Getting the right fit for your knits is one of the biggest challenges of knitting garments. Once you knit up a piece, there’s usually no going back — unless you rip it out, of course. That’s why it’s important to know all about fitting your knit garments before you even get started. One of those little bits of knowledge you’ll need to know about is positive ease.
Positive ease is the extra couple inches added to the fit of a knitted garment. This means that a garment with positive ease will be bigger than the wearer’s actual body measurements.
Photo via sillylittlelady
Take a look at the Dropped Stitch Pullover above as an example of positive ease. Notice how loosely the pullover fits, especially in the shoulders and sleeves. That positive ease gives the pullover a relaxed look that’s built right into the pattern. You don’t have to make any adjustments to get that ease because it’s already been considered by the designer.
Positive ease isn’t a good or bad thing in knitting. It all depends on the style you’re going for. If you’re using a knitting pattern, the only thing you need to know about positive ease is that it’s automatically included in the sizing. The pattern will still use your body measurements to determine the size, with the understanding that since there’s some positive ease, the garment will fit loosely. So for example, if you are a size medium and the garment has a lot of positive ease, the designer will take that into account when writing the medium size. There’s no need to go up or down a size in order to get that positive ease. And the pattern will even let you know how much positive ease is built into the sizing.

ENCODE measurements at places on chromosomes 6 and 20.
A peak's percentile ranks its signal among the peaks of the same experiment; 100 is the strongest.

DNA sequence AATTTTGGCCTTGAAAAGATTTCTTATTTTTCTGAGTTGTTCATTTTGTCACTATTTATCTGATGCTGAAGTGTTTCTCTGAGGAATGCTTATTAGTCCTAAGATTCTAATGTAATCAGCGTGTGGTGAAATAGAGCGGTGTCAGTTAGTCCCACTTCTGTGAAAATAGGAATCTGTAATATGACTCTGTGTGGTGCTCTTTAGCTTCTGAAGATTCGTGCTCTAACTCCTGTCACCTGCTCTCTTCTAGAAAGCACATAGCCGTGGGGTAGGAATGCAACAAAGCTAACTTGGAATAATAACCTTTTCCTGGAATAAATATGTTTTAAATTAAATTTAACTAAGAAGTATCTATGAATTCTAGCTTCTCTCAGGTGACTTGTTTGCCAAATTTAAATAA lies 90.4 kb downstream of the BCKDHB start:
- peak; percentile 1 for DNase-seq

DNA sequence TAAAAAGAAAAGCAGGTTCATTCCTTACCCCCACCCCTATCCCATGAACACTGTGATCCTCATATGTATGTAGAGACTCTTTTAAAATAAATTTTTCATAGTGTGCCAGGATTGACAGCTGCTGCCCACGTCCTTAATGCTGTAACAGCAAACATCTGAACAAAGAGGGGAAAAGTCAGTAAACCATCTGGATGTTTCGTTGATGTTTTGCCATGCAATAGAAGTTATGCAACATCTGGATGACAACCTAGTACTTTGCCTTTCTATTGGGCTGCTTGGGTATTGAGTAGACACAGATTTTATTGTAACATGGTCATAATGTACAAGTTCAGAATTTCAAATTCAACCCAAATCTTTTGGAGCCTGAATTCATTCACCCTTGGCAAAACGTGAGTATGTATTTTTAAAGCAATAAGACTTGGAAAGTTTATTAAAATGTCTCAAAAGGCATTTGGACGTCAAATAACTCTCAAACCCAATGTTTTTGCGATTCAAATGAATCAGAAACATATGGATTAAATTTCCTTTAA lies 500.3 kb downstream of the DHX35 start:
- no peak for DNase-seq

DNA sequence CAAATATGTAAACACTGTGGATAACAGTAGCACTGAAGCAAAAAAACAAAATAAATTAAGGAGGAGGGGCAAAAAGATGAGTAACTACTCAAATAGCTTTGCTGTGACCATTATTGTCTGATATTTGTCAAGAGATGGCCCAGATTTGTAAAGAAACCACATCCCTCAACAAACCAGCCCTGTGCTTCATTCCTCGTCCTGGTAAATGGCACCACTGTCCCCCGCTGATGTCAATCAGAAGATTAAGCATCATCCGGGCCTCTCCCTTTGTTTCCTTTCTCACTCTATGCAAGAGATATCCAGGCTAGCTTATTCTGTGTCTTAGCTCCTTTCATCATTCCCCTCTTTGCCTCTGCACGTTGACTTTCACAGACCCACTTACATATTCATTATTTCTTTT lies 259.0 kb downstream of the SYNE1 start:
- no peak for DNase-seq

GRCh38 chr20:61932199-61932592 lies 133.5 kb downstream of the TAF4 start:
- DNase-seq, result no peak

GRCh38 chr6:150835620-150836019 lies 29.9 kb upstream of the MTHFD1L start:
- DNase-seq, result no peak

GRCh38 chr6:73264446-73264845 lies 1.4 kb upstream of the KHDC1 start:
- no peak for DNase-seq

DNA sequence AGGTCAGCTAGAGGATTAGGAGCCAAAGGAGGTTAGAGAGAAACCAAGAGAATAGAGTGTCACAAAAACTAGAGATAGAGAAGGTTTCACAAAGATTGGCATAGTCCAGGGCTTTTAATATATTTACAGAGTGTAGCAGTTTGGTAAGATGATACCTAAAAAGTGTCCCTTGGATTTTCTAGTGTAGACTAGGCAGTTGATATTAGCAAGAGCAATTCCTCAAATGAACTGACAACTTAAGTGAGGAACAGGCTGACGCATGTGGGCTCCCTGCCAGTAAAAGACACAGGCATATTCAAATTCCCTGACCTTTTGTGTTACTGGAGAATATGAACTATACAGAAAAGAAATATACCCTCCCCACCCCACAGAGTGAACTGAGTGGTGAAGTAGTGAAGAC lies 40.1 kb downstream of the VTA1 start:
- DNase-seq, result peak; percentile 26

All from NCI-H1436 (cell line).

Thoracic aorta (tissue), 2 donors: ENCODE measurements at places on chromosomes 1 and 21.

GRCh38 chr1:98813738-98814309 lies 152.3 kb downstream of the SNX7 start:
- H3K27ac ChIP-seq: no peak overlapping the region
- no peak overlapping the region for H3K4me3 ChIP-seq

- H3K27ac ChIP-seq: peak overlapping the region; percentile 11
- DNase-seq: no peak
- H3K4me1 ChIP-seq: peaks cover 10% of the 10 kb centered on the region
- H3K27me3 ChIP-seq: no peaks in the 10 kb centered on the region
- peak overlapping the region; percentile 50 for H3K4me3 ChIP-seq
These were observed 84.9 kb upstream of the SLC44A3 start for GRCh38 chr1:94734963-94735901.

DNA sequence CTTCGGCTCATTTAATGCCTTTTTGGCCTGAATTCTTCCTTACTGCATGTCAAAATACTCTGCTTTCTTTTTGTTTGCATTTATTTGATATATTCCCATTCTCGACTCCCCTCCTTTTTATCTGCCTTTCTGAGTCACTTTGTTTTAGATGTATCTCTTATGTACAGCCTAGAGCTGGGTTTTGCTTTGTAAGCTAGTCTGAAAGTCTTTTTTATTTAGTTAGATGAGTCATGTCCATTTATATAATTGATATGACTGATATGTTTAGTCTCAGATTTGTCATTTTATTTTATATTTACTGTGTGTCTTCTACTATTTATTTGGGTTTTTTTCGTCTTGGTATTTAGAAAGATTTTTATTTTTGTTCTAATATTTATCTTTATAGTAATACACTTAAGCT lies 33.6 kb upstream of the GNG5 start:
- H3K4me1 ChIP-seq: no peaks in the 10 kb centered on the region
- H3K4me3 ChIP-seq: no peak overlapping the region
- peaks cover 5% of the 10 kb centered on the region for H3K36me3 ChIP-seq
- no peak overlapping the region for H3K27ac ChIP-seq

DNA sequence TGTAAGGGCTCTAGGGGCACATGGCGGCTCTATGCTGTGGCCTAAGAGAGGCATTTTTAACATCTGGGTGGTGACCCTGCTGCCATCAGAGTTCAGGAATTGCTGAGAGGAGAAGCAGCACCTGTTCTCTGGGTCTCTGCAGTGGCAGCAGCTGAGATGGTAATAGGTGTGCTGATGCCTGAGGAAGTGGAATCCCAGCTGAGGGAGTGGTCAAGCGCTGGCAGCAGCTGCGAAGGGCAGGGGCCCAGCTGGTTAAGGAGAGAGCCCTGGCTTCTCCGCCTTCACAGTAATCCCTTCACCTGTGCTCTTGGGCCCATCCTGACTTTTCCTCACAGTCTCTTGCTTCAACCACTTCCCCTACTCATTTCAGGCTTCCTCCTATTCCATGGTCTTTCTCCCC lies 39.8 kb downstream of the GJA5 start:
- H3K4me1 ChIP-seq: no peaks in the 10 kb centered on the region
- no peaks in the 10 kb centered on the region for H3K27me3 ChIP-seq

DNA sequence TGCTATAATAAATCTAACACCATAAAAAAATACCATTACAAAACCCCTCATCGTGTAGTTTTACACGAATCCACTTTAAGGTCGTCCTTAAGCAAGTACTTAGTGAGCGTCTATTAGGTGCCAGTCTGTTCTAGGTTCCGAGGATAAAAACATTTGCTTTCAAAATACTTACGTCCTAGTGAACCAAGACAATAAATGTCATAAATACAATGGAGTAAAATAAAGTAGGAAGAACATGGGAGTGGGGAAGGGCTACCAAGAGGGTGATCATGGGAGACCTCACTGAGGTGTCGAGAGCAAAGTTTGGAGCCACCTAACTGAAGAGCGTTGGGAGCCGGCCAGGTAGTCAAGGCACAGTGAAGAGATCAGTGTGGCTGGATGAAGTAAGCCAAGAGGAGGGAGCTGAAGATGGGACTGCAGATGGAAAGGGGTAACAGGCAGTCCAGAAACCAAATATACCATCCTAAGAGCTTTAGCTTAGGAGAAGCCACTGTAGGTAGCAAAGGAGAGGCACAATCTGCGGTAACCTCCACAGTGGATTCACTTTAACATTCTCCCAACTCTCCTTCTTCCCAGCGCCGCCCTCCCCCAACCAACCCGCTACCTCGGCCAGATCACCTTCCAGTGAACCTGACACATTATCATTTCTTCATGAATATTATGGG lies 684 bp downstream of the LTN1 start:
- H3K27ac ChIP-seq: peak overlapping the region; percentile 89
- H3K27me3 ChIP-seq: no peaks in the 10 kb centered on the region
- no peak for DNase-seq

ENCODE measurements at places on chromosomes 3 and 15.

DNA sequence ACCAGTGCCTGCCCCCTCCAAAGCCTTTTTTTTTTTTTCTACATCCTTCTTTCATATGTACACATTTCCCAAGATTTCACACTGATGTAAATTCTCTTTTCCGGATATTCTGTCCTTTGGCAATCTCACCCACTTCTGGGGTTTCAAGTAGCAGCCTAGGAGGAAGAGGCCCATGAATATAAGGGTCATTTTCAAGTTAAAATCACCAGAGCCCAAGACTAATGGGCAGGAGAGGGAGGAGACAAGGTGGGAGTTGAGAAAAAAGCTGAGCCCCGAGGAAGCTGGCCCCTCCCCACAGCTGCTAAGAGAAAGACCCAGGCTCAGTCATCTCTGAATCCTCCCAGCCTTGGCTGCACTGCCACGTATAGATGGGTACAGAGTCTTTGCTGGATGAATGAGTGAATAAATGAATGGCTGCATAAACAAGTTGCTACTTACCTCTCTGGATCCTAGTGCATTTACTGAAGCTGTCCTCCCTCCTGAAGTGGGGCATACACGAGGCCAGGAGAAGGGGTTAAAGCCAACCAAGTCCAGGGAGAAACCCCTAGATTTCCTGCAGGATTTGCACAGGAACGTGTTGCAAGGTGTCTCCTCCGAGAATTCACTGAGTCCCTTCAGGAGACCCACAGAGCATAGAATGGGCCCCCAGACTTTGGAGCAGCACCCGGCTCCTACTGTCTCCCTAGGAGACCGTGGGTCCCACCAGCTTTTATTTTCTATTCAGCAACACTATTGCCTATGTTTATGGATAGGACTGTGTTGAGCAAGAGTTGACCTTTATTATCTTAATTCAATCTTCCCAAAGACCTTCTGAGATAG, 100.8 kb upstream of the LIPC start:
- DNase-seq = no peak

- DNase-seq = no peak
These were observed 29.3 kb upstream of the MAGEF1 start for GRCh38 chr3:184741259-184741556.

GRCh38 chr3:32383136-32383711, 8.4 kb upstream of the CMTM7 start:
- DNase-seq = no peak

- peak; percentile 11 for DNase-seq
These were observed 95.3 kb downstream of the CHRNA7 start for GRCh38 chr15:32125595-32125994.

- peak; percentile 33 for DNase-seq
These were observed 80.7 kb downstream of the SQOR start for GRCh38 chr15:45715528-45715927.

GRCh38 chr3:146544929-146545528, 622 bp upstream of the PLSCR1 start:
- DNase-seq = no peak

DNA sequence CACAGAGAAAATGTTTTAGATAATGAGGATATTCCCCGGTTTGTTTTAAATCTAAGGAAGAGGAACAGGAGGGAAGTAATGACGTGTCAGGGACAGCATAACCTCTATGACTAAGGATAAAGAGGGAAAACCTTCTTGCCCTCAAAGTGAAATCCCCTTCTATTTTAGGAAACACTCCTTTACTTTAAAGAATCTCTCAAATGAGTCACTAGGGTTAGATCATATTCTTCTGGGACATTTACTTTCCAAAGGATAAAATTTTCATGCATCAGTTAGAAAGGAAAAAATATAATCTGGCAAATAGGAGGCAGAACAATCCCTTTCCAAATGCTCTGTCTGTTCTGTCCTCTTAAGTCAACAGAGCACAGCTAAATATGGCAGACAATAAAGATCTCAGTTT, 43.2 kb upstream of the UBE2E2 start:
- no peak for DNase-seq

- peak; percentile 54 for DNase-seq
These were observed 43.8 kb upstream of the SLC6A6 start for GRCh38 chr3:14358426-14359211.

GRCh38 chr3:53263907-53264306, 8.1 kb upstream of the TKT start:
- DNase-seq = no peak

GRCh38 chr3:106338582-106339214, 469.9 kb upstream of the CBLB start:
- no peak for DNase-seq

Photo via BeSweet
A term you’ll commonly see associated with positive ease in knitting is “boyfriend.” Look no further than the above Boyfriend Hoodie for an example of that. The idea behind calling it “boyfriend” is that it fits you very loosely, like your boyfriend’s clothes might. Sweaters labeled “boyfriend” are meant to have a lot of positive ease and be very loose, casual and comfortable.
Photo via Melonby
Positive ease doesn’t always have to be as extreme as the boyfriend-style sweaters. Take a look at the above Sashiko cardigan. It has a 1/2″ positive ease built into the pattern, making the cardigan just loose enough that it’s not clinging right to your skin.
Want more ways to make your knitted garment fit perfectly? Sweater Surgery with Carol Feller will show you how to turn a sweater you own and never wear into one of your favorite pieces. Carol’s class covers lengthening sweater hems, lengthening or shortening sleeves, turning sweaters into cardigans, and more. Why let a great sweater go to waste when there are so many ways to fix it?
You can also get down to the knitty gritty of sweater sizing with Faina Goberstein’s Sizing Knitwear Patterns class. You’ll learn how to estimate yardage, how to get the perfect shaping in the waist, and more.